Water gives life to our national parks, shaping land and sustaining life. In its various forms—springs, wetlands, aquifers, geysers, stream, lakes, and oceans—water is fundamental to natural processes and visitor enjoyment. From Acadia to the Grand Canyon, Everglades to Glacier, water is central to features, wildlife, recreation, and aesthetics.
Yet, outside the parks, the health of these waters is being jeopardized. Demands for water use are putting a strain on waters that flow through national parks. Similarly, pollution from activities beyond park boundaries, and sometimes within, damages the quality of park waters. Parks, once viewed as isolated and remote, are increasingly becoming threatened by activities occurring in their watersheds.
NPCA recognizes that the health of our national parks is directly linked to the health of the waters that surround them.
Explore Our New GeoStory
Read about twelve champions around the country working to protect our Great Waters. Their photos and projects are displayed on an interactive map, or "GeoStory," made possible through an innovative partnership with National Geographic.
Read Our Latest Blog Posts
- The first stage of a critical Everglades restoration project was finally completed in March 2013. Read how a new bridge will soon bring much-needed water to the park.
- The Park Service publishes the water quality at all national parks on a public website--and 52% of of these parks have impaired water. Learn more, and how to find out about parks near you.
- Before you hit the beach, read about 12 heroes around the country helping to protect our water.
- Our nation's rivers are in trouble. NPCA's Great Waters Program Manager Sarah Gaines Barmeyer shares why three endangered rivers are important to her and her family, and why we should work to protect them.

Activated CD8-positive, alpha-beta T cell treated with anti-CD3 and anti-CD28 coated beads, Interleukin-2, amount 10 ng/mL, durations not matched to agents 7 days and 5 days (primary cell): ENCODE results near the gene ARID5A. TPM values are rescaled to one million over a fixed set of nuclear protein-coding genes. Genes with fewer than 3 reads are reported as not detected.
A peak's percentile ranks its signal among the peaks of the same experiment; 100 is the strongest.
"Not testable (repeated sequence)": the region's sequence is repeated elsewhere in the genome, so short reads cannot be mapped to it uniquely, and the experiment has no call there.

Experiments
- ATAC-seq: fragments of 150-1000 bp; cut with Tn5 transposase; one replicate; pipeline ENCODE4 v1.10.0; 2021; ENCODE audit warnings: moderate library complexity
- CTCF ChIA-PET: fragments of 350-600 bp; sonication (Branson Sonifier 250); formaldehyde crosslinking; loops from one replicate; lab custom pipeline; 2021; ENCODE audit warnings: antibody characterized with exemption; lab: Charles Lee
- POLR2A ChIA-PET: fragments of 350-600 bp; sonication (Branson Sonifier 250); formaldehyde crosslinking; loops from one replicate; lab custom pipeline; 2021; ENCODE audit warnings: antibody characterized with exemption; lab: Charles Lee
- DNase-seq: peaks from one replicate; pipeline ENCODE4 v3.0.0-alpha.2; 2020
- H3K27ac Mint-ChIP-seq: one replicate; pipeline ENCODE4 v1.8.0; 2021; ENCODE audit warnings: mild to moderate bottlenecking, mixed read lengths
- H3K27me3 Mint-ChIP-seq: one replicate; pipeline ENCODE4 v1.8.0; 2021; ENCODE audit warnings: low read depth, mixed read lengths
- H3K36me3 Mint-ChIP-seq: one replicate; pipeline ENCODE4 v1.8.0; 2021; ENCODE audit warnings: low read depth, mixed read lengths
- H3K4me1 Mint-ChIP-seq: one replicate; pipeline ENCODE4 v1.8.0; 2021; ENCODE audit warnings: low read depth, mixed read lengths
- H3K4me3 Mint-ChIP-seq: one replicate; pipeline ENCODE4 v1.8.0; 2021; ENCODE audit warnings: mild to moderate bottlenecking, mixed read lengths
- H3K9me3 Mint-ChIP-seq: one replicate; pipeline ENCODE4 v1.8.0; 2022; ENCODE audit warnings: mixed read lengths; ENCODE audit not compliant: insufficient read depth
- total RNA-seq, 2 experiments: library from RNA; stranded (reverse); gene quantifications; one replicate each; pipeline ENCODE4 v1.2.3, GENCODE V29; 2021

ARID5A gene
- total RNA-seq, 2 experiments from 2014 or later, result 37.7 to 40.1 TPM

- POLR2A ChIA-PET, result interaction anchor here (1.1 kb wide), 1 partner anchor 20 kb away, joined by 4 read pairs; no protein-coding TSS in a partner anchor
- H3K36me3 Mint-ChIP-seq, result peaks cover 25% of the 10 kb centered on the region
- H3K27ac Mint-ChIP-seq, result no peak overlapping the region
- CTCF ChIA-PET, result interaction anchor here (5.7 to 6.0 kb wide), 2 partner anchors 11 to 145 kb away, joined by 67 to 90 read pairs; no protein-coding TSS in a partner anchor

- Water drives regional economies, sustains the natural world, and shapes the daily lives of people all across the globe. Read about some of NPCA's projects to preserve water around the country.
NPCA's latest report explores two historical parks in the Chesapeake watershed, Colonial National Historical Park on the James and York Rivers, and Fort McHenry National Monument and Historic Shrine on the Patapsco River. It recounts what the rivers looked like before significant agricultural practices, oyster harvesting, and extensive human development. It recommends options to restore the Chesapeake Bay and its national parks to a highly productive ecosystem with cleaner water, fewer toxic contaminants, and more abundant aquatic and terrestrial life. Our national parks help us recognize what has been lost so we can see what we have the opportunity to regain.
See It Mapped Out
Did You Know?
National parks are connected to Great Waters:
- The Chesapeake Bay watershed has more than 50 national park units, including Gettysburg National Military Park and the National Mall and Memorial Parks.
- National parks such as Acadia National Park, Isle Royale National Park, Jean Lafitte National Historic Park and Preserve, and San Juan Island National Historic Park are surrounded by the following Great Waters, respectively: Gulf of Maine, Great Lakes, Coastal Louisiana and Puget Sound.
- National parks such as Shenandoah National Park and Mount Rainier National Park are home to rivers that flow into the following Great Waters, respectively—Chesapeake Bay and Puget Sound.
- Yosemite National Park is home to headwater tributaries that flow into the San Francisco Bay
- The Great Lakes basin is home to 16 national park units, including Apostle Islands National Lakeshore, Indiana Dunes National Lakeshore, and Cuyahoga Valley National Park.